Keystone participants heard several talks describing major changes in form mediated by alteration of the activity of single genes – some experimentally induced transformations and others natural transformations. Yet there were also other presentations that demonstrated a surprising conservation of developmental output, despite major changes to demonstrably important factors. What rules might distinguish these disparate outcomes? Answering this question requires a deeper understanding of structure-function relationships over different biological scales. In our view, comparisons of natural variants within and between taxa will probably elucidate the diversity of mechanisms and rules more effectively than will the focused dissection of any single organism. Moreover, this resolution is fundamental to biomedical research, because it will help to reveal those mechanisms that make individuals more or less susceptible to everything from genetic mutations and developmental perturbations to pharmaceutical manipulations and aging. As was discussed at this meeting, EDB therefore deserves sustained support from biomedical funding agencies.

EDB is also being pursued by ‘multi-lingual’ scientists, who are fluent in multiple biological sub-disciplines. At this Keystone meeting, Neil Shubin (University of Chicago, IL, USA) exemplified this fluency by combining expeditionary paleontology and molecular developmental biology to understand major transitions in vertebrate limb development (Shubin et al., 2006; Dahn et al., 2007). Too often, however, these relevant sub-disciplines are balkanized by our universities, funding agencies and journals. These barriers are not insurmountable, but we need to work to ensure that such integration continues and even grows. In particular, it will be essential to the future success of EDB that such cross-training flourishes at the level of graduate and postdoctoral education and research. In these respects, books for the general reader such as Endless Forms Most Beautiful (Carroll, 2005) and Your Inner Fish (Shubin, 2008) are extraordinarily helpful in attracting bright students and engaging the public that funds most research. The same joy of discovery and interdisciplinary synthesis that makes these books so engaging suffused the meeting, and challenged the participants to both think and read more broadly.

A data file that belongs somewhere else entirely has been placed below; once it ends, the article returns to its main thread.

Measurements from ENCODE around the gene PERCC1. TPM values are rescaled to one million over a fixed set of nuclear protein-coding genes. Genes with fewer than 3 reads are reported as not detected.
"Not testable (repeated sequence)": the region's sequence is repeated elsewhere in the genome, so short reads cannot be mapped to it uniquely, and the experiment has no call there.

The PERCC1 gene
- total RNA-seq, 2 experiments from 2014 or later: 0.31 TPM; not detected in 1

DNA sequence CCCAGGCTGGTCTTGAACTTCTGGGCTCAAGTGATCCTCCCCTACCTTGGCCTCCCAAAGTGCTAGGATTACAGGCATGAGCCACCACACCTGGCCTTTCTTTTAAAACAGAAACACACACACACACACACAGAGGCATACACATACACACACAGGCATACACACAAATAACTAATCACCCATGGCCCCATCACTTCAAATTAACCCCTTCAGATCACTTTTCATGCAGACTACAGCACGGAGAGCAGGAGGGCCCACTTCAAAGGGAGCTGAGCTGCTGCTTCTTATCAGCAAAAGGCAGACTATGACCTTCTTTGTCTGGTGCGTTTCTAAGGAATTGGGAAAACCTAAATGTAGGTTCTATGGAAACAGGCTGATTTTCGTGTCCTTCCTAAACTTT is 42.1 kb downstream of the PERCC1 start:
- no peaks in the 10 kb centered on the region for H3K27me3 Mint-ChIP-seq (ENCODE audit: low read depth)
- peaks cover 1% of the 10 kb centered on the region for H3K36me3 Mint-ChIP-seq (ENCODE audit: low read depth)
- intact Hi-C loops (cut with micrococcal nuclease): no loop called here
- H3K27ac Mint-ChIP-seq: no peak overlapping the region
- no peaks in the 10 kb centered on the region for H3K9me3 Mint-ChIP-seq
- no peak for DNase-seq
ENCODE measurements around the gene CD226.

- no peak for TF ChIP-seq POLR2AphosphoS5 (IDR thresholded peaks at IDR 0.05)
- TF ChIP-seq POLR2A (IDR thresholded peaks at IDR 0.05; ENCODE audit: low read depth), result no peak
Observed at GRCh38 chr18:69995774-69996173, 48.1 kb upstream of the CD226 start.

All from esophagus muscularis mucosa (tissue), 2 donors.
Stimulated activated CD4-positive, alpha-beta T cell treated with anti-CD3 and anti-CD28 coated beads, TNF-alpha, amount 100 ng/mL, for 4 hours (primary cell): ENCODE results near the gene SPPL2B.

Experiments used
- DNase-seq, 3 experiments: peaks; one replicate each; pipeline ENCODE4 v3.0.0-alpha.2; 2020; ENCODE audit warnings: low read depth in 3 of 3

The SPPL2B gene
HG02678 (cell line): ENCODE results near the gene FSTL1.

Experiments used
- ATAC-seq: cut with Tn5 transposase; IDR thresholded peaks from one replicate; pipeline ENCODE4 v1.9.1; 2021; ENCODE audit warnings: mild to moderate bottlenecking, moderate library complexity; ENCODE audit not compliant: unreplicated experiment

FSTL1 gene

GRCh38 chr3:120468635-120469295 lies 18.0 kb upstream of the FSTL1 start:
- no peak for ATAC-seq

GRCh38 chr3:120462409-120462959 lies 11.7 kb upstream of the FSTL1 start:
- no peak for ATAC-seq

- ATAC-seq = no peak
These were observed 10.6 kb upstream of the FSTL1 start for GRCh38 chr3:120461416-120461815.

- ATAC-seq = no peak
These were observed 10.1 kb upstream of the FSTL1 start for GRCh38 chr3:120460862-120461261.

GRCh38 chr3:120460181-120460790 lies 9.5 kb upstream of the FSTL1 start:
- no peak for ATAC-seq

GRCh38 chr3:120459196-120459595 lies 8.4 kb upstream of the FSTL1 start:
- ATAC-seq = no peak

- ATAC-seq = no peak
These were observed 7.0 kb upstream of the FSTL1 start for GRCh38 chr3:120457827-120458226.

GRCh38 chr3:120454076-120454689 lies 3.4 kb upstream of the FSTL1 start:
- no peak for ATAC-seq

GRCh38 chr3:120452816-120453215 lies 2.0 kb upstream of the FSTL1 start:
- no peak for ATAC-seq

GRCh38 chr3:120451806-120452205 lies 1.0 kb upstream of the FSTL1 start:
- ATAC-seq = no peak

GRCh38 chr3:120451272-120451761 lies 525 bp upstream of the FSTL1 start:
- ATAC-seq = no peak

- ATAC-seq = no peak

The program of this Keystone meeting emphasized research that uses empirical genetic approaches. Although such approaches have been highly productive, other areas of EDB research focus on morphogenesis as a cell- and tissue-level phenomenon, and on the use of sophisticated theory to infer general principles. As the vast majority of organisms are still not amenable to genetic analysis, these approaches are crucial. In this respect, it is encouraging that the meeting showed that sustained work on marine invertebrates (e.g. sea urchins, marine annelids and ascidians) allowed the development of surprisingly rich and powerful sets of tools. However, the growing theoretical branch of EDB was essentially absent from this meeting. Although EDB will be rooted in empirical data for the foreseeable future, some groups now combine data with models to reveal general principles (e.g. Kavanagh et al., 2007), and we expect these efforts to continue their development. With any luck, we will see the fruits of this labor when l'enfant terrible reaches its full stature.


We thank H. Hoekstra, N. Patel, D. Stern and M. Rockman for comments on a draft of this review; S. Carroll, N. King, T. Wittkopp and the Keystone Symposia staff for organizing a stimulating conference; G. Wray for providing the germ of this article's title; and N. Patel and M. Tsiantis for images.


  • Competing interests statement

    The authors declare no competing financial interests.